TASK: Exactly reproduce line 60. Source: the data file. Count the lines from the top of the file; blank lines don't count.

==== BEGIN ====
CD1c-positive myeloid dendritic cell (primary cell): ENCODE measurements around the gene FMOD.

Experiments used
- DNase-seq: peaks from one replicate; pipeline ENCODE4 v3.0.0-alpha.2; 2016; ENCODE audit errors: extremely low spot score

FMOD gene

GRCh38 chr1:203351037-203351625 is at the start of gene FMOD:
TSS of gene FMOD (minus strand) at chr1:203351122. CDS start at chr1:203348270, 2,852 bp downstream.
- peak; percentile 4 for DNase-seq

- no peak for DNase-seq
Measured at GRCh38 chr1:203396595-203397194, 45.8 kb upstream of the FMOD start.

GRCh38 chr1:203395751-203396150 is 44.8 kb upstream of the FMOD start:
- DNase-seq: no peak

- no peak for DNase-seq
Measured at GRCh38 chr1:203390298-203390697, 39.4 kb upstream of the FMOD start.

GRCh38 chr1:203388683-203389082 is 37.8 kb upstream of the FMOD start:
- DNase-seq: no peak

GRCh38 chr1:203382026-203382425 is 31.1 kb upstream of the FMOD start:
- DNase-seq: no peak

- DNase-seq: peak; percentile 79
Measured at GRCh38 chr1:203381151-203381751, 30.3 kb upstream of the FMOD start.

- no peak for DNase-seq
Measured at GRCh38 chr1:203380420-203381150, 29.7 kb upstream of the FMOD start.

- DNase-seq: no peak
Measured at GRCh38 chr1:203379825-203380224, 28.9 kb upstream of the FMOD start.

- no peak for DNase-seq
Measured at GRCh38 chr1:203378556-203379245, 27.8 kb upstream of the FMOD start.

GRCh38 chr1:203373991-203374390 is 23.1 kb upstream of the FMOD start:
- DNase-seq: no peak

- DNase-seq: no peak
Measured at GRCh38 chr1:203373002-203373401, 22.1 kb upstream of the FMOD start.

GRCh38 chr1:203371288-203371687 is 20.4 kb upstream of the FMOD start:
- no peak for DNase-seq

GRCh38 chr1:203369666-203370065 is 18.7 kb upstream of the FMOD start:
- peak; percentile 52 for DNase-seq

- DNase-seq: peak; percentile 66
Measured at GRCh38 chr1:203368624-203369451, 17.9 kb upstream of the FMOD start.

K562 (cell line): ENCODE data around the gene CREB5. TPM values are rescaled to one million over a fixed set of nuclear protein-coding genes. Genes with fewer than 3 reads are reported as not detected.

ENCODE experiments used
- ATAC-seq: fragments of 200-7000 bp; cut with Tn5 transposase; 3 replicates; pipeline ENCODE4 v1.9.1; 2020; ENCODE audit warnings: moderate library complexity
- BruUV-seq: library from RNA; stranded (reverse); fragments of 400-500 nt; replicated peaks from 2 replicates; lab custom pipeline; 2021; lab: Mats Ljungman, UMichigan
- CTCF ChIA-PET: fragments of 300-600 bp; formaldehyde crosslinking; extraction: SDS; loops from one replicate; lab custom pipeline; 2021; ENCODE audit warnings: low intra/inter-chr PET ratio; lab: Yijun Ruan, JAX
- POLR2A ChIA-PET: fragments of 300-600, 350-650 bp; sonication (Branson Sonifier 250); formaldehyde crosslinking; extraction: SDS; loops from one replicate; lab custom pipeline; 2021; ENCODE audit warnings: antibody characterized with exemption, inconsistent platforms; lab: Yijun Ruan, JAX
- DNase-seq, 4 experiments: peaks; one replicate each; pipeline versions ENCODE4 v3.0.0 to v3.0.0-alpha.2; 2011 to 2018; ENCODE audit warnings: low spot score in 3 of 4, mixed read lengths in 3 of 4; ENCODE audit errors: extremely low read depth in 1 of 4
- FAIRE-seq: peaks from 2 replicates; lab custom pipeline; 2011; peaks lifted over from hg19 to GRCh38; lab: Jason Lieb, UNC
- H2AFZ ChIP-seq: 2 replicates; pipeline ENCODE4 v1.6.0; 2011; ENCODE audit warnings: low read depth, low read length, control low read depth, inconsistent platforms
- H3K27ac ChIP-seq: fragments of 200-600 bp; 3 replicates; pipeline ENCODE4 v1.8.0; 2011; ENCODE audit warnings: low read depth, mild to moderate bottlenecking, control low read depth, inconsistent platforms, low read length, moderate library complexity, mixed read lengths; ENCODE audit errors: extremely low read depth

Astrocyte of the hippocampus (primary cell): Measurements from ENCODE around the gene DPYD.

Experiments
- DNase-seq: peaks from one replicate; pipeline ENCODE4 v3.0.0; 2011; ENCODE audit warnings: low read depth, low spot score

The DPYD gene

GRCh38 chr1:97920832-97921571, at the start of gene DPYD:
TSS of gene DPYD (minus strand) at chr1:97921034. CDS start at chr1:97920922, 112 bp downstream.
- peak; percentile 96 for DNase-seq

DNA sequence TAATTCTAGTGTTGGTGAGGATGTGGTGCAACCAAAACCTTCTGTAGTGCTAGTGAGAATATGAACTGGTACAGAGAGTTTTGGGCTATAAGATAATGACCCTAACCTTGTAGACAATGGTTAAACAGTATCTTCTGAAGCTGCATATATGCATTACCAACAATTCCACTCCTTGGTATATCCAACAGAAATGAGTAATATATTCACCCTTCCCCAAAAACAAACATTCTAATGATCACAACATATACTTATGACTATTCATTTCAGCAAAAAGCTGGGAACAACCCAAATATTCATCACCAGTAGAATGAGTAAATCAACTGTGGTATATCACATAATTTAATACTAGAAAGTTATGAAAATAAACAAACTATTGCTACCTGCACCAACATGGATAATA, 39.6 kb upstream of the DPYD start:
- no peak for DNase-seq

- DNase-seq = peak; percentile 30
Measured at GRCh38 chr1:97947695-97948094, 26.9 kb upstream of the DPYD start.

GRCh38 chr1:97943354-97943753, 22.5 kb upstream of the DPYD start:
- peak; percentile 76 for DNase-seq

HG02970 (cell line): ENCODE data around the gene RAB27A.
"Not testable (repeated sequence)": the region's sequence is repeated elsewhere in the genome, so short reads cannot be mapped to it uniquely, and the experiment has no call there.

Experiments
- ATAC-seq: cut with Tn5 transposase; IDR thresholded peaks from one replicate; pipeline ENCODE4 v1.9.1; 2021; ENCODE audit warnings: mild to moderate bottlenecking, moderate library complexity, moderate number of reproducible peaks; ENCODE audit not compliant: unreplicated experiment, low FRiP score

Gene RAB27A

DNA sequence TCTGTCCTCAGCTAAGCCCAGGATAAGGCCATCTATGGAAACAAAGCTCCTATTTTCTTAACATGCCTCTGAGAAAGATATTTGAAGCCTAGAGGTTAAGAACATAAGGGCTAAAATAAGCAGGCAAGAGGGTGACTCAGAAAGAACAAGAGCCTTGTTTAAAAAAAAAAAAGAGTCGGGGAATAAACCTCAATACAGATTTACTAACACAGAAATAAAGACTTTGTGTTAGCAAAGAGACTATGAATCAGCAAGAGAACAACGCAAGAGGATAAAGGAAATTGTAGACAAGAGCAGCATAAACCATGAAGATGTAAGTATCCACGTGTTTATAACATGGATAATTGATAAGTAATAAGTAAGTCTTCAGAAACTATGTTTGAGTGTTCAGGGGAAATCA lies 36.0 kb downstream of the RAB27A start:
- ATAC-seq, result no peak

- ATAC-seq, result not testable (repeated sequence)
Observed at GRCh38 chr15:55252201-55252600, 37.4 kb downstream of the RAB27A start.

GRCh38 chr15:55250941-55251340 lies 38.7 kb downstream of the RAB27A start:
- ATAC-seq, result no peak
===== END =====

"Not testable (repeated sequence)": the region's sequence is repeated elsewhere in the genome, so short reads cannot be mapped to it uniquely, and the experiment has no call there.